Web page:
If today's globalization is unprecedented and even irreversible, then that undermines some of the radical strategies put forward in the global justice movement. Prominent figures like Walden Bello and Martin Khorr for example advocate strategies of "de-globalization". Their arguments are that the nation-state is still the privileged site for democracy, so that a strategy for economic democracy has to be nationally based and require a high degree of national economic self-sufficiency; and secondly that diversity is a good in itself, so that more uniformity across the world is necessarily a bad thing. Jetin criticized these arguments as being blind to class and gender dynamics, treating national "communities" as monolithic, and exaggerating the progressive character of the nation state. All our Fellows seem to agree with his critique. Strategies for social transformation must move more quickly than ever before from the national level to the regional or the international and global level.

On other issues there was less of a consensus. When Jetin argued against the demand to open imperialist countries' markets to dependent countries' products (e.g. agricultural), for example, that raised some doubts. Is it possible to reject the orientation of "everything for export" and at the same time defend the perspective of "asymmetrical protectionism", defending dependent countries' protectionist measures while rejecting imperialist countries' protectionism? Is the vision of returning to small farm production flatly reactionary, as one Fellow maintained? Is the perspective of some kind of neo-Keynesian exit from the crisis ruled out?

WHO WILL TRANSFORM SOCIETY?

Labour remains a key actor in the scenarios for social transformation discussed at the IIRE; that makes updating our analysis of labour crucial. IIRE Co-Director Susan Caldwell focused on the sex-segregated nature of the workforce and the gendered structure of the globalization process through the maquiladoras, sex-trade, etc. She also raised the issue of the family as the primary location of working class solidarity and the increasing radicalization of workers and women's movements in the advanced capitalist countries based on the reality that our children's future is a step backward from what the previous generation had achieved.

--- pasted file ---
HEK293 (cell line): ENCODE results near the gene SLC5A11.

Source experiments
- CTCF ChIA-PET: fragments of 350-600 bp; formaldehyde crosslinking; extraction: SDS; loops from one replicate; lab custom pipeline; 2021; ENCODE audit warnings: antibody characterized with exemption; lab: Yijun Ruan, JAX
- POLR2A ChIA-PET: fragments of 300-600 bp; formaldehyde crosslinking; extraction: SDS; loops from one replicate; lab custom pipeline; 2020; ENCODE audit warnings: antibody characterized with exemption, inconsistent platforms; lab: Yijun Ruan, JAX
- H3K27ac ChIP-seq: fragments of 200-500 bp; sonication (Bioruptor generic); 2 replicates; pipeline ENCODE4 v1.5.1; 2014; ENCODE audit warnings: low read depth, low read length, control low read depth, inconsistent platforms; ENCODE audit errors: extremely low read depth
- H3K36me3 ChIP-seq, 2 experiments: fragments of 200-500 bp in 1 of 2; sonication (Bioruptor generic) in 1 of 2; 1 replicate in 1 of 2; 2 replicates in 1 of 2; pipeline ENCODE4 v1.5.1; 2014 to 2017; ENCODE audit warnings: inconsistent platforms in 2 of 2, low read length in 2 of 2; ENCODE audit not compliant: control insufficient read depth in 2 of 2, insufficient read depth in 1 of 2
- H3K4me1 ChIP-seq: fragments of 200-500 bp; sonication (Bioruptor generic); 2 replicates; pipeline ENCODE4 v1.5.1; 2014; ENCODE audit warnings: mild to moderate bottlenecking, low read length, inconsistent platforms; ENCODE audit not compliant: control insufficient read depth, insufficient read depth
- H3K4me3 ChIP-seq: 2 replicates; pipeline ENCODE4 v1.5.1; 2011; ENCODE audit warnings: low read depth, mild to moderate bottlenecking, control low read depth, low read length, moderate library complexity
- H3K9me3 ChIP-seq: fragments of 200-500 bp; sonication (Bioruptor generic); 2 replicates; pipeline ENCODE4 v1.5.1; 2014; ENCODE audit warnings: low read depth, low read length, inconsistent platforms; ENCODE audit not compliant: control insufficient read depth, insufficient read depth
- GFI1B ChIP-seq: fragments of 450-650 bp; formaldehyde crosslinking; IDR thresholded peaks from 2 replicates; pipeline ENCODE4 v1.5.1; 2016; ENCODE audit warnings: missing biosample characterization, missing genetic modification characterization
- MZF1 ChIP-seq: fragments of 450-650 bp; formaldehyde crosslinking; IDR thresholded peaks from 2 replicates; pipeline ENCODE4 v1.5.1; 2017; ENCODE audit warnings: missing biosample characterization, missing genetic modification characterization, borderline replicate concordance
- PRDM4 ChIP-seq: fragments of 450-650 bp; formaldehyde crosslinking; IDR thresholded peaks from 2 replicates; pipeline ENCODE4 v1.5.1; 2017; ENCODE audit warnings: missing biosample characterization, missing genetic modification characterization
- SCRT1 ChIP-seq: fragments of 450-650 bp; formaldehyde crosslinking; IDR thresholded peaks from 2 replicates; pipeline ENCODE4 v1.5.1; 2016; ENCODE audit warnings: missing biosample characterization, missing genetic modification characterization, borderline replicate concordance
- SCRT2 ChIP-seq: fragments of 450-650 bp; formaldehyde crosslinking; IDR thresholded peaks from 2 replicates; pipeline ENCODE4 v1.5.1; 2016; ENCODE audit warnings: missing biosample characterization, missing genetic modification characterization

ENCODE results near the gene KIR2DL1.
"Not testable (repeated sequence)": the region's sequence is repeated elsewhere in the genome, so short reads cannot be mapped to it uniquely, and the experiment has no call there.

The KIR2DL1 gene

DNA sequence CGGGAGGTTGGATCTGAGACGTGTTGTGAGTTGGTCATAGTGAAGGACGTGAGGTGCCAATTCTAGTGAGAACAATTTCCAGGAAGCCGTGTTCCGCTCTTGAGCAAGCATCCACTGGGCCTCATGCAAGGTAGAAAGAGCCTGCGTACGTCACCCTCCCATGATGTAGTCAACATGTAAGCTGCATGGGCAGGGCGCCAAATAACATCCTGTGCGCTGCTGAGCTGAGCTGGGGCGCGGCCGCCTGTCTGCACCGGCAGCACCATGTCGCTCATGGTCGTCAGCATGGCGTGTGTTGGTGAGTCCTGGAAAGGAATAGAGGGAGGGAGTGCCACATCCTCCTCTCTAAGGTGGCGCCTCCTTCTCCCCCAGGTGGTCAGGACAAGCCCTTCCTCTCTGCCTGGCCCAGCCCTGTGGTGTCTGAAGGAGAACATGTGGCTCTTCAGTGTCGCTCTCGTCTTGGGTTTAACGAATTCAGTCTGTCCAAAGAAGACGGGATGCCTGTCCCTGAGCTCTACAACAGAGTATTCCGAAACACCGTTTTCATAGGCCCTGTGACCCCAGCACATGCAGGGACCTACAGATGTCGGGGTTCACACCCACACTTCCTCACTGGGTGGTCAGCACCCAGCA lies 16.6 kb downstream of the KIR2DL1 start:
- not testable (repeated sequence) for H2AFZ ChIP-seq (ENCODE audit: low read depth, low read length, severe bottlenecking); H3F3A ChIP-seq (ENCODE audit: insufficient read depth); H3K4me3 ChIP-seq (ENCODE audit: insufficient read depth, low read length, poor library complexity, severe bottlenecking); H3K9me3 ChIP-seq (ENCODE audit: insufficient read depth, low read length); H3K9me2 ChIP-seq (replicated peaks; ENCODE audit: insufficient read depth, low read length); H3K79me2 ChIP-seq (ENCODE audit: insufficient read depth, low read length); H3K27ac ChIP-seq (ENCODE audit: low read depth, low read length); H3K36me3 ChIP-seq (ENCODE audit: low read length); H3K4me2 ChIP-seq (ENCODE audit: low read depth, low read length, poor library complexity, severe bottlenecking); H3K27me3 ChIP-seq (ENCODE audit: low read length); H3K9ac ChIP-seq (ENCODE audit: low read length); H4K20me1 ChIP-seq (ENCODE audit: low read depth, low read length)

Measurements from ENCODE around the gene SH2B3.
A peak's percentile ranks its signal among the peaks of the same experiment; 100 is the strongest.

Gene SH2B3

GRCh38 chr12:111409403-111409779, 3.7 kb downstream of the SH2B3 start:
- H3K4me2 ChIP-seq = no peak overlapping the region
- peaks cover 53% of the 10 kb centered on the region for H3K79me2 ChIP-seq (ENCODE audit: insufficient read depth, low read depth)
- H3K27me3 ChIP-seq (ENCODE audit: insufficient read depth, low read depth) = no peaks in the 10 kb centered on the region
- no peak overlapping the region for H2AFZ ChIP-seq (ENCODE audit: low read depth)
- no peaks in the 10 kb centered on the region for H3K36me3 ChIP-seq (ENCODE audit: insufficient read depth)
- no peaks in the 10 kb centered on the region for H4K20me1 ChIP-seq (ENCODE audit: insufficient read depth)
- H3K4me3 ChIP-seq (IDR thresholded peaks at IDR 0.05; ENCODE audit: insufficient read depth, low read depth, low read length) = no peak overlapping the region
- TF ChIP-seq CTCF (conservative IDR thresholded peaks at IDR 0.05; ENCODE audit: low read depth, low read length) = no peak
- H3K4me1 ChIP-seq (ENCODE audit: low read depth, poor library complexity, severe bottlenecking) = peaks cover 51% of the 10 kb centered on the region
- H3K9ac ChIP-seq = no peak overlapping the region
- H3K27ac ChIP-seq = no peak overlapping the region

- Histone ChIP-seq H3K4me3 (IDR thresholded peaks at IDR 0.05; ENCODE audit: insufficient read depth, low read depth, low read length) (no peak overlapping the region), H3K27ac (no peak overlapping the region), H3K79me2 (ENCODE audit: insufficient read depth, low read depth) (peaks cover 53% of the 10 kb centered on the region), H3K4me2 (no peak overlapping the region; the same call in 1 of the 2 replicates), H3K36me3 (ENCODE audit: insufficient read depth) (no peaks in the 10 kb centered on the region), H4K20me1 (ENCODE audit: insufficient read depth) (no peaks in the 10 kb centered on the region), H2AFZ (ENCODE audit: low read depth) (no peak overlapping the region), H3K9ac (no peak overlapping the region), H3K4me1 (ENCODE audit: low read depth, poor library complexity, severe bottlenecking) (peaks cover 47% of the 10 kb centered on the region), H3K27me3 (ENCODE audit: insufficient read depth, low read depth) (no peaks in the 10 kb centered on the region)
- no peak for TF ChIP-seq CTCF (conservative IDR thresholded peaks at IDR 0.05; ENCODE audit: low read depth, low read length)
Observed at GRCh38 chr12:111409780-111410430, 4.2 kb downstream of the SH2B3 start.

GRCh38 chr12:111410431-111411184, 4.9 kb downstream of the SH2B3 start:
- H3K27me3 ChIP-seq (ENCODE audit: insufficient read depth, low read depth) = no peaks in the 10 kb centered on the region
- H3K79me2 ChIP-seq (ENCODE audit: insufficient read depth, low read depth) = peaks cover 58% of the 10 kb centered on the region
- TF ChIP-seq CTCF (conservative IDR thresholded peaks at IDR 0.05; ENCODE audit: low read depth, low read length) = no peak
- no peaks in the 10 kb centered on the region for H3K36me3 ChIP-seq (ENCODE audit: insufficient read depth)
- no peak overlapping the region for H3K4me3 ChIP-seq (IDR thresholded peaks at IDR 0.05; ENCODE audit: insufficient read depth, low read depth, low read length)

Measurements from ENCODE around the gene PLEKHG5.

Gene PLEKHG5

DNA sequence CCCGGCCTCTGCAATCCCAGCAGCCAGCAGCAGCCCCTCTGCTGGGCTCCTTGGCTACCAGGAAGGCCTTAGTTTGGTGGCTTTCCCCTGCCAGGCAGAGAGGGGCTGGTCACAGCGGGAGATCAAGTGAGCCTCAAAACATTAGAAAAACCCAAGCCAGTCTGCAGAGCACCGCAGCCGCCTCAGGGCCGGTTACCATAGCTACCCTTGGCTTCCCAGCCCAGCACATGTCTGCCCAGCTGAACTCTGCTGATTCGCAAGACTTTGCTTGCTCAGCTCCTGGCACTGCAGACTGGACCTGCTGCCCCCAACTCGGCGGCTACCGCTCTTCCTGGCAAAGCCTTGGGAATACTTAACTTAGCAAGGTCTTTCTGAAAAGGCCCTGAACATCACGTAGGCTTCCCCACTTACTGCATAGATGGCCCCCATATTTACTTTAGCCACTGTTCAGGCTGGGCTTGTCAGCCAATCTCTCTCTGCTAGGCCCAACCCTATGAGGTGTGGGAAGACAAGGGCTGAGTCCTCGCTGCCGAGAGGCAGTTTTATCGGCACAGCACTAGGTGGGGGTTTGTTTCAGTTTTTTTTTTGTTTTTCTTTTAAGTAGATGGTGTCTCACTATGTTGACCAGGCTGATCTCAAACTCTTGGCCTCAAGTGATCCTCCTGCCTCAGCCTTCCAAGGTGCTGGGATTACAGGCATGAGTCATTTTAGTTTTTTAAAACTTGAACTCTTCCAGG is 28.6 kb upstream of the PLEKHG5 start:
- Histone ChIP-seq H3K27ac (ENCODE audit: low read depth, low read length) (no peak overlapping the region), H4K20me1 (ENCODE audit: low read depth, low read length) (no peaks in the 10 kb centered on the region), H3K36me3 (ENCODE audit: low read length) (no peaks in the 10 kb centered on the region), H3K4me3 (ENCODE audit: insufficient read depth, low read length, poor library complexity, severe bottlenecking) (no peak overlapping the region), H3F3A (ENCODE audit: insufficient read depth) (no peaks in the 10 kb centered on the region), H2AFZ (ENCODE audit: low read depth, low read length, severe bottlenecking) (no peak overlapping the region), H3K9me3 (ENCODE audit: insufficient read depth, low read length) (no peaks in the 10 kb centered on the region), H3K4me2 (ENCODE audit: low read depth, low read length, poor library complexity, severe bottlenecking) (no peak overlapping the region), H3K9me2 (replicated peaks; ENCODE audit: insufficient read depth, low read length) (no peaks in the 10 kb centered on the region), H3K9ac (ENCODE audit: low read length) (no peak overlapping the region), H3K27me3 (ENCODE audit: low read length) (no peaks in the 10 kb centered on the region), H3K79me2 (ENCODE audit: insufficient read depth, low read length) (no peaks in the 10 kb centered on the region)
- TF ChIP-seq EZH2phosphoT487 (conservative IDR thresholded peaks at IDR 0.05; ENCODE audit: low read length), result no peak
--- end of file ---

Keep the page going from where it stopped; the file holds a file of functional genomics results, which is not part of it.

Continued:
Fellow Claude Jacquin introduced a discussion of how changes in capitalist production and corporate restructuring have drastically changed the face of the working class. Corporate restructuring has led to a process of industrial deconcentration and segmentation of the proletariat, with workers in different categories and regions having increasingly different situations and even to some extent different interests. This raised questions in some participants' minds - beyond our already existing consensus (formulated by Stephanie Coontz) that class is not the only "moving contradiction" in patriarchal capitalism - of in what sense the working class is still the central subject of social transformation today.